Create before you declutter

Even children who are meticulous about accounting for every puzzle piece surely have a stash of tiny plastic toys, the kind that come in gift bags, as school prizes, and as checkout bribes. These kinds of toys are often the top items in decluttering tutorials, precisely because they’re presumed to be useless and uncreative.

That’s just because your kids don’t have a hot glue gun. Tiny plastic toys can become amazing sculptural wonders.

Although “hot” glue implies a safety hazard, many cheap crafting guns only heat the glue to 120°, meaning that in addition to helping your kids develop creativity, also offer low-stakes safety lessons. Start with a little decluttering of your own by handing over the tangle of drycleaning hangers from your closet to let your kids start building a foundation. Then let them start gluing away.

Refresh your “bored” games

Many of the simplest board games have a short shelf life. One day you’ll have to play 10 rounds of Candy Land and another day you’ll realize that red gingerbread man has sat ignored in your car’s cupholder for three months.

Your kids can turn those old games into new treasures. Dump out all the pieces from your unused games. Live dangerously and leave out some Sharpies so that your kids can draw new features on their old game boards.

Clear your kitchen drawers

Parents own a lot of playpens. There’s no better evidence of that than our kitchen tools. The melon-baller only mangles melons, and, let’s face it, probably not even that because you’re always forgetting you have it. You might take a page from Resnick’s book and invest in a good chef’s knife, which can take on most of your kitchen tasks.

Before you throw out all of your kitchen playpens, see what your kids can do with them. Give your kids the garlic press, the spoon rest, and the whiskey stones you’re always forgetting to put in the freezer and ask “What’s this?” They may now have a ski ramp for frozen peas, play dough hair makers, and new building blocks.

Treat the playroom like an art supply store

Anything is a paintbrush if you paint with it. Just ask artist David Hammons, who creates works of art by bouncing a basketball in charcoal. (His bottlecap sculpture might also be great inspiration for your kids’ own projects.)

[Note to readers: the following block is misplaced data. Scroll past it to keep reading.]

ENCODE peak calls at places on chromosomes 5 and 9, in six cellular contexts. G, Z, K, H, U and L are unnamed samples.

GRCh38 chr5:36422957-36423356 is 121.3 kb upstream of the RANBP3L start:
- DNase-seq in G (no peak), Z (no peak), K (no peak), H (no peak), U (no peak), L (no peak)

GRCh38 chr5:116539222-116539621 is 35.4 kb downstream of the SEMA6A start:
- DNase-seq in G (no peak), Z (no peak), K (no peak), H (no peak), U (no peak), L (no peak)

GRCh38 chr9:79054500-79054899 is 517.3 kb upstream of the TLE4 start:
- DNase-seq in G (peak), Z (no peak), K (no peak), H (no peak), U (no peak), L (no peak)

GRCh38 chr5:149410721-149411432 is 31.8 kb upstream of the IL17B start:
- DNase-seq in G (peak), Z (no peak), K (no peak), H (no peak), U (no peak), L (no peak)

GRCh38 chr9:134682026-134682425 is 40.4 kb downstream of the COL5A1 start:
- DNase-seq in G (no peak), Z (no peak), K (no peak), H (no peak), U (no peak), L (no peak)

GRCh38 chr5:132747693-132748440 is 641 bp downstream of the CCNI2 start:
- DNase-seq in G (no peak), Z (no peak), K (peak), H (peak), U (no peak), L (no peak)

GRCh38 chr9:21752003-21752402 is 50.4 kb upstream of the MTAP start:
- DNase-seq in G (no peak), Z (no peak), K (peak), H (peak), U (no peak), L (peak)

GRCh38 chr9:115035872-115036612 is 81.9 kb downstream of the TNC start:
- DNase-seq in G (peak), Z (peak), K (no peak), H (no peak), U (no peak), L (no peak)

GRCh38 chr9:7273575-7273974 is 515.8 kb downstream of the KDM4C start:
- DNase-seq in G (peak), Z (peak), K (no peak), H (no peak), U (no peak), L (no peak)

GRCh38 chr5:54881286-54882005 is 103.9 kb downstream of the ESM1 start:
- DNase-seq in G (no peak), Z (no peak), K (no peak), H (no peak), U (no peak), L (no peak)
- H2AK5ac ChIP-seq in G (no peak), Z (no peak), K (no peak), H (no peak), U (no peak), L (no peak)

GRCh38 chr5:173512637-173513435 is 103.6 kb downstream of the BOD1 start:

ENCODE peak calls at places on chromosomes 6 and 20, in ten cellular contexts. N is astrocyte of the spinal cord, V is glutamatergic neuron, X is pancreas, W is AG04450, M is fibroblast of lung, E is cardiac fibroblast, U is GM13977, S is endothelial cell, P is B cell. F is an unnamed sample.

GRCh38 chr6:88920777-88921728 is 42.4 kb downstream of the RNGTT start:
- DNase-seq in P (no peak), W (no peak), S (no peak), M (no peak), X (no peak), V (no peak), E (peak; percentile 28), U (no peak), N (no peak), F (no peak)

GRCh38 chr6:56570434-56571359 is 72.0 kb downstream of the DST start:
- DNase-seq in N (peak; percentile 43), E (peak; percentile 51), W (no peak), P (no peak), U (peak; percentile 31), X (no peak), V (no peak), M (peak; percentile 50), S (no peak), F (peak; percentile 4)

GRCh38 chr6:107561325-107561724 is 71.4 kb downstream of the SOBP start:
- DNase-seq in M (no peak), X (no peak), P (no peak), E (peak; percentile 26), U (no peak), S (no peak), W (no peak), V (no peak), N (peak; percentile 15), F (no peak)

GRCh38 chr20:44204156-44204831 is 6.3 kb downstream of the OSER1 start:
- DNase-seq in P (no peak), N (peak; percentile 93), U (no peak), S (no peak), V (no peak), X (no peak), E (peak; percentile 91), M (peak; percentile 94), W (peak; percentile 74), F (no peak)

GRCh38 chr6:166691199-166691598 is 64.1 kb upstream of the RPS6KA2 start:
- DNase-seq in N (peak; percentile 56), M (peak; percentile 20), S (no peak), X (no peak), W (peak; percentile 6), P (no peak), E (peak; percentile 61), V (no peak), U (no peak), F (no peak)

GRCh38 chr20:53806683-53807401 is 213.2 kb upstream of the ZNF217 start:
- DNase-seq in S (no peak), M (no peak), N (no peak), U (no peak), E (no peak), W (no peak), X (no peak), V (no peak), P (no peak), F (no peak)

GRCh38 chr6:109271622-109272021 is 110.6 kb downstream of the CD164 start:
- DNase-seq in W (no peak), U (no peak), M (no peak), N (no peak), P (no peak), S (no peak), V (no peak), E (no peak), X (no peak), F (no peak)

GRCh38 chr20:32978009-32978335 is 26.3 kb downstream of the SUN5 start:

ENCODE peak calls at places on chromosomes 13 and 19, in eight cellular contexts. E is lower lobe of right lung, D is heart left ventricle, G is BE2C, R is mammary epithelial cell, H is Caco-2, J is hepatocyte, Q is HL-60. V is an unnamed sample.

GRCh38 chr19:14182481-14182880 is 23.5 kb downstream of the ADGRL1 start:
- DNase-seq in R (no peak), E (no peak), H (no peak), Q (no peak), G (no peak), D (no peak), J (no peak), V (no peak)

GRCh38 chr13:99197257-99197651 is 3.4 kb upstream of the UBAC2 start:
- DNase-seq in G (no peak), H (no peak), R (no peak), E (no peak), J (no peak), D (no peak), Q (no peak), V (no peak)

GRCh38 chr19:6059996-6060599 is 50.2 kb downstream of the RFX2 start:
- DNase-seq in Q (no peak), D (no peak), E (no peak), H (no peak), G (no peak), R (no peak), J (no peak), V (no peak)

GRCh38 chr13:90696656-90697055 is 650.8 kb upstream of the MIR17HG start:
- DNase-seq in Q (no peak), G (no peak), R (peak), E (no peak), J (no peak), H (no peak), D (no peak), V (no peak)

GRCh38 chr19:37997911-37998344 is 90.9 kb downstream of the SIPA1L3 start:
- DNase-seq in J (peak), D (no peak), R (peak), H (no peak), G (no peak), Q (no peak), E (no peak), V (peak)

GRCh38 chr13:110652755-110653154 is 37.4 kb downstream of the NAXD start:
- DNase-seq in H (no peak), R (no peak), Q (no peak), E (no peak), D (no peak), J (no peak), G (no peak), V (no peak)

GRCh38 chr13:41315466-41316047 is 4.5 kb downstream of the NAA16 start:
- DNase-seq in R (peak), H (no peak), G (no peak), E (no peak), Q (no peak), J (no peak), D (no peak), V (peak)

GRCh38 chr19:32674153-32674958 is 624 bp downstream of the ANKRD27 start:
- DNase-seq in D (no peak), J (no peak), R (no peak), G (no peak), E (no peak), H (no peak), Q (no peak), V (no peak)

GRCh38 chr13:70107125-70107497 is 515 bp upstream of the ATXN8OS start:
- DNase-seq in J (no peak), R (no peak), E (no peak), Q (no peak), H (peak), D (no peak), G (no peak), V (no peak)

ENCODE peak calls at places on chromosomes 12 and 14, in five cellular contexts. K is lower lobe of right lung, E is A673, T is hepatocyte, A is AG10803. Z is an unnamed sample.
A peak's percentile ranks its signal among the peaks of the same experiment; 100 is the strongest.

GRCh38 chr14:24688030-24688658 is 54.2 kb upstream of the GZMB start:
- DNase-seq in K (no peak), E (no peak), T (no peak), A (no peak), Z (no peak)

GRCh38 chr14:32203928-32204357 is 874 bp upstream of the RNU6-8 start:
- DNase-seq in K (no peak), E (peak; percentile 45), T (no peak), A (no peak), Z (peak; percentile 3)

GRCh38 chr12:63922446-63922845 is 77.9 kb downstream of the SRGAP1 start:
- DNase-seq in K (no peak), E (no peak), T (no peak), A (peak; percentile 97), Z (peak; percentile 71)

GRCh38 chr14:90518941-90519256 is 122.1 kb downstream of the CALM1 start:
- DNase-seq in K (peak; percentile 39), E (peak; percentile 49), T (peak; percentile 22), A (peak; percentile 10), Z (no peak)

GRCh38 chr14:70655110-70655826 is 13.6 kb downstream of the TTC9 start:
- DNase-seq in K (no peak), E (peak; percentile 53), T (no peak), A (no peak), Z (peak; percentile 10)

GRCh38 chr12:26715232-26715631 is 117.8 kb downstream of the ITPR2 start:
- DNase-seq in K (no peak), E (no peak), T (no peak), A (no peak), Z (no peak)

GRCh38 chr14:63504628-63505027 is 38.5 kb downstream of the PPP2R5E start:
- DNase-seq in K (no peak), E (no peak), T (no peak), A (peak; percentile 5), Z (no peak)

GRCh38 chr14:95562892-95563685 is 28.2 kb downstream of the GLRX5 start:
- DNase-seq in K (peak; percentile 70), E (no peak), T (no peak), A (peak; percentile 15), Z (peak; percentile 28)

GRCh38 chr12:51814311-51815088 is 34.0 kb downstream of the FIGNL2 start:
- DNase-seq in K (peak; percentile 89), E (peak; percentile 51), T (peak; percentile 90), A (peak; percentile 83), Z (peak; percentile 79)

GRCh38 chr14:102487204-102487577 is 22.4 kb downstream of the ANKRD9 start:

A quick scan of the playroom can turn up tons of surprising art supplies. DUPLOS, LEGO’s less fun younger sibling, actually make fabulous paintbrushes, as do toy trucks, Barbie shoes, and animal figurines.

Ask what else electronic toys might do

Resnick doesn’t have much love for computer-packed toys: “I have no doubt that the engineers and designers at the toy companies are learning a great deal when they create these toys, but what about the children who interact with the toys? Just because a toy itself is creative doesn’t mean that it will help children become creative.”

The biggest obstacle to turning playpens into playgrounds are toys specifically designed to do one thing: press a button and balls swoosh through a jungle or a car races around a track. Can these toys ever be anything but playpens?

One of the most paradigm-shifting parts of Resnick’s book is his defense of Sid, the toy terrorizing neighbor from Pixar’s Toy Story. Sid, Resnick argues, is only a villain if you happen to be a sentient toy. If you’re not, your view of the character should be totally different. Sid is brimming with creativity as he confidently takes apart and reassembles toys to fit new narratives.

Why not encourage your child’s inner Sid? All she needs is a screwdriver in order to take apart old toys, figure out how they tick, and assemble their parts into her own creations.